As CityBeat did in the 2007 and 2009 election cycles, we’ve once again sent a questionnaire to the non-incumbent Cincinnati City Council candidates to get their reactions on a broad range of issues.
Nine of the 14 non-incumbents chose to answer our questions. Others either didn’t respond or couldn’t meet the deadline.
During the next few weeks, we will print the responses from the non-incumbents to a different topic each time.
Today’s question is, “With the city facing a potential $33 million deficit next year, what specific cuts and/or revenue enhancements would you propose or support to eliminate the shortfall?”
Mike Allen (Independent): “I would work to balance the budget by consolidation of city departments such as parks and recreation. We should also look into merging the Metropolitan Sewer District and the Cincinnati Water Works as has been suggested by Council Member Wendell Young. I believe that we need to increase managed competition and continue to eliminate waste and duplication in the city budget.”
Kevin Flynn (Charterite): “Council’s role should be to set policy and direction for our city and leave micromanagement to the administration. Policy should primarily be set by determining, through an open and transparent process, how the city will spend the $1.3 billion in annual revenue that our city has, where $33 million equals 2.5 percent. Although I will not be sworn in to serve on council until the first week of December 2011, I have already started looking at the General Operating Budget, the General Capital Budget, the budgets for Restricted Funds, and the Consolidated Plan Budget. Moneys are intertwined and spent and wasted without even a glance by council, which only focuses on the General Operating Budget.
“We can defer certain items and shift dollars to meet the immediate budgetary crisis without wholesale layoffs and depletion of services in 2012. We can and must eliminate duplication of services within our own departments. By centralizing back office functions such as I.T., Budget, and Purchasing, we can save significant money. Combine capital items, utilize personnel more efficiently, reach out to the community to partner on projects.”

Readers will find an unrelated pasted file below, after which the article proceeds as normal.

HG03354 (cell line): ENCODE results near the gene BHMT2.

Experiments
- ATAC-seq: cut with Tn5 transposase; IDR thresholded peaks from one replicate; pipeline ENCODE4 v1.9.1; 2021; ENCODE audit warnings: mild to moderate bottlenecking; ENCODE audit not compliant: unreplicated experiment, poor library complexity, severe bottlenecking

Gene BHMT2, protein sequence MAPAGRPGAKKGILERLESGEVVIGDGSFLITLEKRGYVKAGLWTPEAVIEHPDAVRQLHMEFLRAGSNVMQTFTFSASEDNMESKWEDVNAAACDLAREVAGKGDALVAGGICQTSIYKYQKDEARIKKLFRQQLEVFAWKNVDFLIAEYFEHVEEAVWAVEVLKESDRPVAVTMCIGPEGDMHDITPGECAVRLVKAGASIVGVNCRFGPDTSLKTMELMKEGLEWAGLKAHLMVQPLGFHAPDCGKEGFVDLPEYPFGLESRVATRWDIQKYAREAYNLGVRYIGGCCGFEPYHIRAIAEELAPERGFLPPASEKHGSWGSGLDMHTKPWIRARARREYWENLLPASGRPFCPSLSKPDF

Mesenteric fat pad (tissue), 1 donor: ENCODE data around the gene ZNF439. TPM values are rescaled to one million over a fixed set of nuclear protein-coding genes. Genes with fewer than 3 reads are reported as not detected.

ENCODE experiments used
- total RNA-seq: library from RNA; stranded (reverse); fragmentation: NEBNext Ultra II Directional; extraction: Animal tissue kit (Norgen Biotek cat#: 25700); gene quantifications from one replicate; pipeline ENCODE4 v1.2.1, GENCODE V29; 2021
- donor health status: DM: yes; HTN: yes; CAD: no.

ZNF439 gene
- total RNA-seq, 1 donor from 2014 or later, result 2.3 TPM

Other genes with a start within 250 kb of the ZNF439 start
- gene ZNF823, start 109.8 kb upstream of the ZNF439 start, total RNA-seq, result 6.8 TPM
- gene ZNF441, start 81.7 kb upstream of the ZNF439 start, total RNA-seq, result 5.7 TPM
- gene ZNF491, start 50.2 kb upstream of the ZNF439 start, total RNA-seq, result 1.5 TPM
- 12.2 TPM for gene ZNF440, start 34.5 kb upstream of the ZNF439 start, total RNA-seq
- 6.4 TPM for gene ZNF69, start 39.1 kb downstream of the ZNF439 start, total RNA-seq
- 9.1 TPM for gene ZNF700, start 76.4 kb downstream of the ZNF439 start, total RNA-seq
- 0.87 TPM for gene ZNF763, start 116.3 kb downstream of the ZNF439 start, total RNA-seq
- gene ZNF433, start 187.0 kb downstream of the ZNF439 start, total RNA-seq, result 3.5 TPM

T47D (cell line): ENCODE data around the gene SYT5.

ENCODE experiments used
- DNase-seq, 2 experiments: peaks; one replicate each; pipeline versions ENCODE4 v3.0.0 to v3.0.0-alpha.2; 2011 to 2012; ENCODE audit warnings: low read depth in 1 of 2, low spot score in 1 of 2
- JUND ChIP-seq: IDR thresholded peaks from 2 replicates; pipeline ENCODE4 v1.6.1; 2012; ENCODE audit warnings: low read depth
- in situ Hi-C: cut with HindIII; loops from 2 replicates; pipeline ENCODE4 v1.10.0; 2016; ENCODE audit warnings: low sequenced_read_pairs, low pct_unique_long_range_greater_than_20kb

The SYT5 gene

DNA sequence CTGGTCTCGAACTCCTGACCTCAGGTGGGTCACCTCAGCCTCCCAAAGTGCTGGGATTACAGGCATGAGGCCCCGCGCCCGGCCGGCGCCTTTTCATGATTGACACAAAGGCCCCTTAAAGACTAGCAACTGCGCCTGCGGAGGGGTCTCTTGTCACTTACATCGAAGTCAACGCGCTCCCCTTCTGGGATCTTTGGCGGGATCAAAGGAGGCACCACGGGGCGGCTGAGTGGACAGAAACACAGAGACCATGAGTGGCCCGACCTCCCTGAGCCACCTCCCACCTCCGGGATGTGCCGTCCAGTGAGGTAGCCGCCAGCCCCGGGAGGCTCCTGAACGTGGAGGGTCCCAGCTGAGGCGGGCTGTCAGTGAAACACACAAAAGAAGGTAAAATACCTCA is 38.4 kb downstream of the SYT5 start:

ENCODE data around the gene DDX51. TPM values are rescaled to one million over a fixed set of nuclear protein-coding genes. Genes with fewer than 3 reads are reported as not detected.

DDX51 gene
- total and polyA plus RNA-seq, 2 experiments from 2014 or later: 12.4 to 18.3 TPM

Nicholas Hollan (Democrat): “The financial state of the city has been, and remains, a challenge. Save for public safety, the budget has been slashed and slashed again. The public safety budget has grown by 35 percent over the past decade while the budget for every other department has decreased by 28 percent. Budget cuts to public safety must remain on the table as an option. I would also consider ending the property tax rollback and would consider a monthly fee for trash collection.
“It is imperative to note that we will not cut our way through this crisis. The budget issues we face speak to the larger problem of a diminishing tax base that must be rejuvenated. To accomplish this, we need to work to get more of our residents, healthy, educated and trained in a profession which will ultimately lead to self sufficiency. Once this occurs, our tax revenue will once again be strong and it will allow us to continue investing in our community to encourage investment from outside business and residents.”